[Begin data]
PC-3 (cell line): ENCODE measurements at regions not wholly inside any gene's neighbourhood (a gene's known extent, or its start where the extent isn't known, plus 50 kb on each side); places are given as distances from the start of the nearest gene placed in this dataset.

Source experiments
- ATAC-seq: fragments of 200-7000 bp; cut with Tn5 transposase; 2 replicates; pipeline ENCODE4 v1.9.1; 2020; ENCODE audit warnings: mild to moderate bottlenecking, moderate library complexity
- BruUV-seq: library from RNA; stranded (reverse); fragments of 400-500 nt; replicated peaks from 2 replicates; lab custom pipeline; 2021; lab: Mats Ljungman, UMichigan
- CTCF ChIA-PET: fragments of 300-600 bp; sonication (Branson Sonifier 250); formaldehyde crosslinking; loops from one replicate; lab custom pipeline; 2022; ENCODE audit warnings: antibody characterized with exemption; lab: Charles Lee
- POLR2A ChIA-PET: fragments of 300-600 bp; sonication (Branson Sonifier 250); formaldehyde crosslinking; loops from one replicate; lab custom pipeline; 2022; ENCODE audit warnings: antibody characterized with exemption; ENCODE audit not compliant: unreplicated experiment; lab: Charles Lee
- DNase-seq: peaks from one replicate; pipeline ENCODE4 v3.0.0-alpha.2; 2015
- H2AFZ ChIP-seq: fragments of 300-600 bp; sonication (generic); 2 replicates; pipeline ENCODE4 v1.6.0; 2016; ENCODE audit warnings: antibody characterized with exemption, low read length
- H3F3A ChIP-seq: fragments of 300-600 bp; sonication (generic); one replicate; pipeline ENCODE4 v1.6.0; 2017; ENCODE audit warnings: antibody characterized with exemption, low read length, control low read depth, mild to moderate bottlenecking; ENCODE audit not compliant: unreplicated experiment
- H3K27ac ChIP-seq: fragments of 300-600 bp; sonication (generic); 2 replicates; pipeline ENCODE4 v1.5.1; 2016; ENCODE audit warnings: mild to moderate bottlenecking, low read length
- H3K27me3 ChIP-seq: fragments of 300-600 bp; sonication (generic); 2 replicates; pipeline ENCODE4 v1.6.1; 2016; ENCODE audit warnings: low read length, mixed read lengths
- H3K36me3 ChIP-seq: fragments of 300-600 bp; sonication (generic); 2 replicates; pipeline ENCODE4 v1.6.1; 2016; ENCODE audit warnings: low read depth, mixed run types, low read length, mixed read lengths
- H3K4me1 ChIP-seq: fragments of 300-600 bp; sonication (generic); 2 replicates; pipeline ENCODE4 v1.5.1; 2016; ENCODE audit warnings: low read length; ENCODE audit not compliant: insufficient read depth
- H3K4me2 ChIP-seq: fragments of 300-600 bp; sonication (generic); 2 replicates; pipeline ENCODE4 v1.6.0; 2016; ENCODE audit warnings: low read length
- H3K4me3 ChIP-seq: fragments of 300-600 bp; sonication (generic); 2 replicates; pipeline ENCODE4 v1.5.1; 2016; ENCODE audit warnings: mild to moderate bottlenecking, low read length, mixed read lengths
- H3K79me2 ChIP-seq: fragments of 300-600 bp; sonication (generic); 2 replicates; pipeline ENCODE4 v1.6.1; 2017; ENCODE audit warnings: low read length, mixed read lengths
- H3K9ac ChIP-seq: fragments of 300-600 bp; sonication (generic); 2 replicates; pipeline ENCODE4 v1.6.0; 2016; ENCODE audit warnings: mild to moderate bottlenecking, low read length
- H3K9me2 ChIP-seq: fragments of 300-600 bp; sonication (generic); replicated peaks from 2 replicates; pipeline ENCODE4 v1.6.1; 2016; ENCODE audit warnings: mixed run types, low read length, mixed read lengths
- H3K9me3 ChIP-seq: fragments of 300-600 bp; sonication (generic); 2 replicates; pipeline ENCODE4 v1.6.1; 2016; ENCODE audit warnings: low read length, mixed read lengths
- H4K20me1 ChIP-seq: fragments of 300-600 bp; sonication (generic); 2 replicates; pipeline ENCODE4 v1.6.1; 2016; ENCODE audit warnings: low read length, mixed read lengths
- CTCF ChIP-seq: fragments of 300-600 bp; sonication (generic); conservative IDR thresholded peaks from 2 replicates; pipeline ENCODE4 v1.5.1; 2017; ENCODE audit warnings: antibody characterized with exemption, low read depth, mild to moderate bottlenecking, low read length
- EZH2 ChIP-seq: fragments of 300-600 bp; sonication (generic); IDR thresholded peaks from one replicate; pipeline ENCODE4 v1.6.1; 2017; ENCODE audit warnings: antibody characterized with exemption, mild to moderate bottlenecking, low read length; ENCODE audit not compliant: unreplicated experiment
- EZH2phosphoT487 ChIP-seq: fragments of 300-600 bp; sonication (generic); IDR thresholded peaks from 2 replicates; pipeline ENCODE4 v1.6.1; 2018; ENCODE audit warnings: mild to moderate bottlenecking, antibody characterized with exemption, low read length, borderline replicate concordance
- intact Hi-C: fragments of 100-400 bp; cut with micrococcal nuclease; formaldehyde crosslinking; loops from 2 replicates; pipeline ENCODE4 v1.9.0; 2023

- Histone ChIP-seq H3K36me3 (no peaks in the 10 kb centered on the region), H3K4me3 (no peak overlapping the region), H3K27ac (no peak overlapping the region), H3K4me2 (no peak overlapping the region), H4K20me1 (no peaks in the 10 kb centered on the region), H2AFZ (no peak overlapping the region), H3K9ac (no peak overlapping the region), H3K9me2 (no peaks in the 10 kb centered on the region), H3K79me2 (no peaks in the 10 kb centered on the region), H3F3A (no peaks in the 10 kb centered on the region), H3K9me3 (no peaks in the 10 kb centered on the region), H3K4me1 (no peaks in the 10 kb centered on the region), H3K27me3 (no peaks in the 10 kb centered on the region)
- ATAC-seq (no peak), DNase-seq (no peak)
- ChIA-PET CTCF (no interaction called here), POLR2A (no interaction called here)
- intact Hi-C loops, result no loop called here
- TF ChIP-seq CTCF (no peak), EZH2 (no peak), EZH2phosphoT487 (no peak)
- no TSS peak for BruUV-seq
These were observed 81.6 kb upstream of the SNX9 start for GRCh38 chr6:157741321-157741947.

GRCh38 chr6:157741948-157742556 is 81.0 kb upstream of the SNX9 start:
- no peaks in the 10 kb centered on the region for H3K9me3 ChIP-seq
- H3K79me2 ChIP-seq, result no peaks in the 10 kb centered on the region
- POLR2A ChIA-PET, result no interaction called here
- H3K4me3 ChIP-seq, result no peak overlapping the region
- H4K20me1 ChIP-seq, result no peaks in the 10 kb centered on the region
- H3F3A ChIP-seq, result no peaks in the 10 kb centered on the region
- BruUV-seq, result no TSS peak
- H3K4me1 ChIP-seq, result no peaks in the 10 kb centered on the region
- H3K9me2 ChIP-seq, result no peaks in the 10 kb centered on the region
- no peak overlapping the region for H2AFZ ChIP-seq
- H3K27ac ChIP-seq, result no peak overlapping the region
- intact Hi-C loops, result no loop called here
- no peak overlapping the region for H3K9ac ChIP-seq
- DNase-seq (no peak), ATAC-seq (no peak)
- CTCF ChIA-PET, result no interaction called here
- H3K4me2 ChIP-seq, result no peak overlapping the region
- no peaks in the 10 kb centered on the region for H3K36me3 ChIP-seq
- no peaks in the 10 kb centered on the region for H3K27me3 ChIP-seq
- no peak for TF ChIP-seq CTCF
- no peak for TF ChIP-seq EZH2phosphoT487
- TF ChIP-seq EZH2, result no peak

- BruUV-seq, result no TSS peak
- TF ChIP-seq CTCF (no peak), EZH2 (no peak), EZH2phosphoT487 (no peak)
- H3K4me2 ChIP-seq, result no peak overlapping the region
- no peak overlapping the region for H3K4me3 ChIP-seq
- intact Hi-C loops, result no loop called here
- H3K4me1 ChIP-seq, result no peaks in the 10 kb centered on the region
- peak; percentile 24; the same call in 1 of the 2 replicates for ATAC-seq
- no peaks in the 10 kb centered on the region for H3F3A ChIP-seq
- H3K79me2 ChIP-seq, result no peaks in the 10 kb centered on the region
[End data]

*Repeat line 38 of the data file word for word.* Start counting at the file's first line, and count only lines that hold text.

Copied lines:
- H3F3A ChIP-seq, result no peaks in the 10 kb centered on the region